write a will

How do you write a Will?

Want to know how to write your own Will?  It’s actually more straight-forward than you think.  The following items should be included when you write a Will:

  1. Your Name
  2. Your Location
  3. Listing who your Executors Will be
  4. Specifying how you want to divide up your Estate
  5. Listing your Beneficiaries
  6. Appointing Guardians if you have minor children
  7. Your Signature and Date
  8. The Signatures of your Witnesses


The reality is that you know you need to have one, but for various reasons, you keep putting it off. This is usually due to the following: a) a lack of money to see a lawyer b) a lack of time to see a lawyer c) it’s an uncomfortable process to think about. The last reason involves going over some hard but necessary questions to think about.  While you mull over the hard questions to think about, you may also want to consider the alternatives in having a lawyer write your Will out for you. There are a few different options for writing a Will.  One of these is a holographic Will which is a handwritten document created by you outlining where you want your assets and items to go after you have passed on. A handwritten holographic Will can be problematic for several reasons: you may not have included all of the proper items that are needed to write a Will; you may not know the basics on how to validate your Will; you may not understand the legal terminology that goes into writing a Will; and a handwritten Will can lead to disputes surrounding the authentication of your writing.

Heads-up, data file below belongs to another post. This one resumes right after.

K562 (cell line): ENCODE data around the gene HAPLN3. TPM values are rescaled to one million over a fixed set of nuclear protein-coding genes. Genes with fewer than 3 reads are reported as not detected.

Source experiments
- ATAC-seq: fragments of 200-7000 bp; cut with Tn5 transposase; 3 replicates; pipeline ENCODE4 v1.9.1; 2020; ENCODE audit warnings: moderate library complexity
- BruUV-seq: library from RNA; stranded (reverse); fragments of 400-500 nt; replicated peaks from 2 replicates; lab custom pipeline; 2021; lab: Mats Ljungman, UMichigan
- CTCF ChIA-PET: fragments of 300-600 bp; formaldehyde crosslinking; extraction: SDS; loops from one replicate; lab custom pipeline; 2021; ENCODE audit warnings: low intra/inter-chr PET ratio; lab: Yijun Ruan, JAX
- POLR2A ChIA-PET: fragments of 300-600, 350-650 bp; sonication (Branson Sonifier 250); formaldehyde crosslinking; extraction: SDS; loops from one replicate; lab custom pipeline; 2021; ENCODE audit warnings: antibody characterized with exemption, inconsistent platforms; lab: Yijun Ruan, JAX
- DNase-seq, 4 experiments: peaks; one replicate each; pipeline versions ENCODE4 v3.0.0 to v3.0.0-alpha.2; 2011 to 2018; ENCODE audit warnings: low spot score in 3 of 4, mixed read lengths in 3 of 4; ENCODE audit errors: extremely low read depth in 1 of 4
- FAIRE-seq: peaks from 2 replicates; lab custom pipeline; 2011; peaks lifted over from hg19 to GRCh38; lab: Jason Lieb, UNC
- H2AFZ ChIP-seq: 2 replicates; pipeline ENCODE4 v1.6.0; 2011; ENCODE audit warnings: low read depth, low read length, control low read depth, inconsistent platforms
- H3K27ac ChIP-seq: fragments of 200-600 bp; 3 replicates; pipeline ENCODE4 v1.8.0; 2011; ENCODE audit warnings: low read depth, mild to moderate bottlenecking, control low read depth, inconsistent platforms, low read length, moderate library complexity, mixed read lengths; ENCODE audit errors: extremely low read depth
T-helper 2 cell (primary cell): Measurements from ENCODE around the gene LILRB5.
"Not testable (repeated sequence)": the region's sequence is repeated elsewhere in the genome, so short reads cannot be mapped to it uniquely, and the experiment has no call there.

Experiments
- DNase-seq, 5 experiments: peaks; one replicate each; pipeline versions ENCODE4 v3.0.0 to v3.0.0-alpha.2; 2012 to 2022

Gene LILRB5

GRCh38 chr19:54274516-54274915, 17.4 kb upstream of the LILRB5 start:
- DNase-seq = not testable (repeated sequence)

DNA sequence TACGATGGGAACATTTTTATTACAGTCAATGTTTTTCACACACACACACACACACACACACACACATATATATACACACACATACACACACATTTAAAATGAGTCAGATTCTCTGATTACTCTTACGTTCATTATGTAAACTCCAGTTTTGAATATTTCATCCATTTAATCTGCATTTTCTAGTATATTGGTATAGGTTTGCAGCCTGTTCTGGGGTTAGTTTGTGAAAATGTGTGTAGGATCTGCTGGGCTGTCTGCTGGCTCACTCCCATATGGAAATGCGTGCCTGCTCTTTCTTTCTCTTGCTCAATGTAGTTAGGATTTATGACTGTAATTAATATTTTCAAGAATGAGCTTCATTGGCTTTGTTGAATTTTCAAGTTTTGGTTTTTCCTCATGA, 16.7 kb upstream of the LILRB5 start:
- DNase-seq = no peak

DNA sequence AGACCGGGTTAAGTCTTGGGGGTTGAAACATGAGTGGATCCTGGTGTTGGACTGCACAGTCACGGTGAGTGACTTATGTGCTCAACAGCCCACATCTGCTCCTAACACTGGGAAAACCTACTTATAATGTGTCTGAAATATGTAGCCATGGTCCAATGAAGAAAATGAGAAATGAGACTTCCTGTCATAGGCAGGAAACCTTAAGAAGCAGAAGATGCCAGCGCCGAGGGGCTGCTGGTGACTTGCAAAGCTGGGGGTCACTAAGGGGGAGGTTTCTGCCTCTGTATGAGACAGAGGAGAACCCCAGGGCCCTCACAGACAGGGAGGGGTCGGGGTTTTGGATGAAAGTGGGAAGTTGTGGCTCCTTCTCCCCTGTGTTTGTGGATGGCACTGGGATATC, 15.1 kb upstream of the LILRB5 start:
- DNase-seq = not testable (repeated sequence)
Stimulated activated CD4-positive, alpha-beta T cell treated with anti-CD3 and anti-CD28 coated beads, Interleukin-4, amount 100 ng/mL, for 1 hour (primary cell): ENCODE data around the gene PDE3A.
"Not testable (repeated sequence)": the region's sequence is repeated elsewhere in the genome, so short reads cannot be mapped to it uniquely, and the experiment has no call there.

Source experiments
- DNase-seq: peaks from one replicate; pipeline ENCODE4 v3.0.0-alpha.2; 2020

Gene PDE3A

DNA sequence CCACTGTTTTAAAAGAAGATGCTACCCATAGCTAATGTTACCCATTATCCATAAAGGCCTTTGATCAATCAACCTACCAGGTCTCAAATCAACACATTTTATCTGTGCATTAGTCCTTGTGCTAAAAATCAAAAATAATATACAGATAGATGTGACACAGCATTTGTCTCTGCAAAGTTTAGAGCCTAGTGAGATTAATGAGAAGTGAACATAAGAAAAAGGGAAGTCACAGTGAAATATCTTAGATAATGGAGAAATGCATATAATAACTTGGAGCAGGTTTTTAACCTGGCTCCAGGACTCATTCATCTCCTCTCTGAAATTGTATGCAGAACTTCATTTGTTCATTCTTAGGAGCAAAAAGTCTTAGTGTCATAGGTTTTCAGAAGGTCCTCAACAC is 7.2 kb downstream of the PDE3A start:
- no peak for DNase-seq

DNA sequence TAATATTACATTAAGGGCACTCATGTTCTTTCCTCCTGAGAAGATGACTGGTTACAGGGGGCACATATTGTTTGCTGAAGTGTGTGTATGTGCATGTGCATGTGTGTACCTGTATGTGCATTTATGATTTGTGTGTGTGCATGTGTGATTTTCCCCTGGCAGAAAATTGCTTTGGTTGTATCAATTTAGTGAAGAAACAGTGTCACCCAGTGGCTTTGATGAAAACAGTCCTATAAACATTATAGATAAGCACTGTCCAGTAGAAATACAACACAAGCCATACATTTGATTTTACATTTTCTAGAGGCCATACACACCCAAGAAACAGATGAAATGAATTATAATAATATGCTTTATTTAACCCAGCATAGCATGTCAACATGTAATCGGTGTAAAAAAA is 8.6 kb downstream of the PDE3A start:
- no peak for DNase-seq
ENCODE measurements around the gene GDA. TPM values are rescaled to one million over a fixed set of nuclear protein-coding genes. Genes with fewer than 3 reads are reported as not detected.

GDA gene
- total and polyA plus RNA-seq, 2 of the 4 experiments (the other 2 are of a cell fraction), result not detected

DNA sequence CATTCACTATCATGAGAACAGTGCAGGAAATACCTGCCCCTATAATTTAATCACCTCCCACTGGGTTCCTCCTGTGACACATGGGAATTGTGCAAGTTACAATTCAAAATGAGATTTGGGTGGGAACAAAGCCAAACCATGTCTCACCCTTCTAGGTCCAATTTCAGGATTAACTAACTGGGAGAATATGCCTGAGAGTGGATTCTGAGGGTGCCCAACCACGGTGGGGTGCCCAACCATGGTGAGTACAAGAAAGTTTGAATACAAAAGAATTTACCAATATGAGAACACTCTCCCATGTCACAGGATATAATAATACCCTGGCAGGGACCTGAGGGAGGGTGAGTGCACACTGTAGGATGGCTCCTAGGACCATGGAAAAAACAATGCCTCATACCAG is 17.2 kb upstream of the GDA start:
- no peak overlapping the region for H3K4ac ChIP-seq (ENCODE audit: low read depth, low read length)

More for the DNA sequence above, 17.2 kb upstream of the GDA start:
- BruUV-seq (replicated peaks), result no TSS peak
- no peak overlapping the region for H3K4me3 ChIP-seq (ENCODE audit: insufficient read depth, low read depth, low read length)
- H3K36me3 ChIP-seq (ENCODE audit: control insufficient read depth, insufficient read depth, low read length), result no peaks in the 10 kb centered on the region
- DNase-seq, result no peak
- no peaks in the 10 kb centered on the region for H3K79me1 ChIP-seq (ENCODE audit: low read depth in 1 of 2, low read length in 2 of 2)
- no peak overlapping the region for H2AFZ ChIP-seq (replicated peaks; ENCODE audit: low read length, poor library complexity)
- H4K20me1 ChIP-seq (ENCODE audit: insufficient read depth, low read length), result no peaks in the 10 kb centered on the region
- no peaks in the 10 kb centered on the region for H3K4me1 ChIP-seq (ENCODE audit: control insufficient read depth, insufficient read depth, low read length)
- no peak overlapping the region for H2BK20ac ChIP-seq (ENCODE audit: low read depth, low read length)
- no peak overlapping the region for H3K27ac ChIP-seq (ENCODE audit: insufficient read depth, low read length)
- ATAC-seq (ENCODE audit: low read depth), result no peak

Other alternatives to write a Will can include a Will kit or online Will software. Using a Will kit, as opposed to Will software, typically involves a blank fill-in-the page Will book. It may be a generic type of one size fits all type of kit which does not address the various situations you may find yourself requiring a Last Will and Testament for. In addition, a Will kit may not be updated with laws and regulations the way online Will software can. In the event of changes to laws, you may find that you have to purchase an updated Will kit to ensure that the Will you create is properly updated.  In contrast, online Will software can be continuously updated using advanced technology.

Using online Will software or an online Will form would provide a better alternative to a generic Will kit. Will software programs can also better guide you through the process of how to make a Will by going through each online page in a clear and readable format. Basic answers to legal terminology is usually available at the click of a button. Will software can help you to write your Will by guiding you through the difficult questions about what would happen if you pass on.  For instance, who would inherit your assets? Who would be your beneficiaries? Do you want to leave any specific gifts to particular individuals? Do you want to leave charitable donations? Do you have a guardian in mind for your minor children? Speaking of which, what about leaving assets in Trust? There are many questions to ponder when it comes to creating a Last Will and Testament. Will software or online Will forms may be the best choice to go with as an alternative to a lawyer.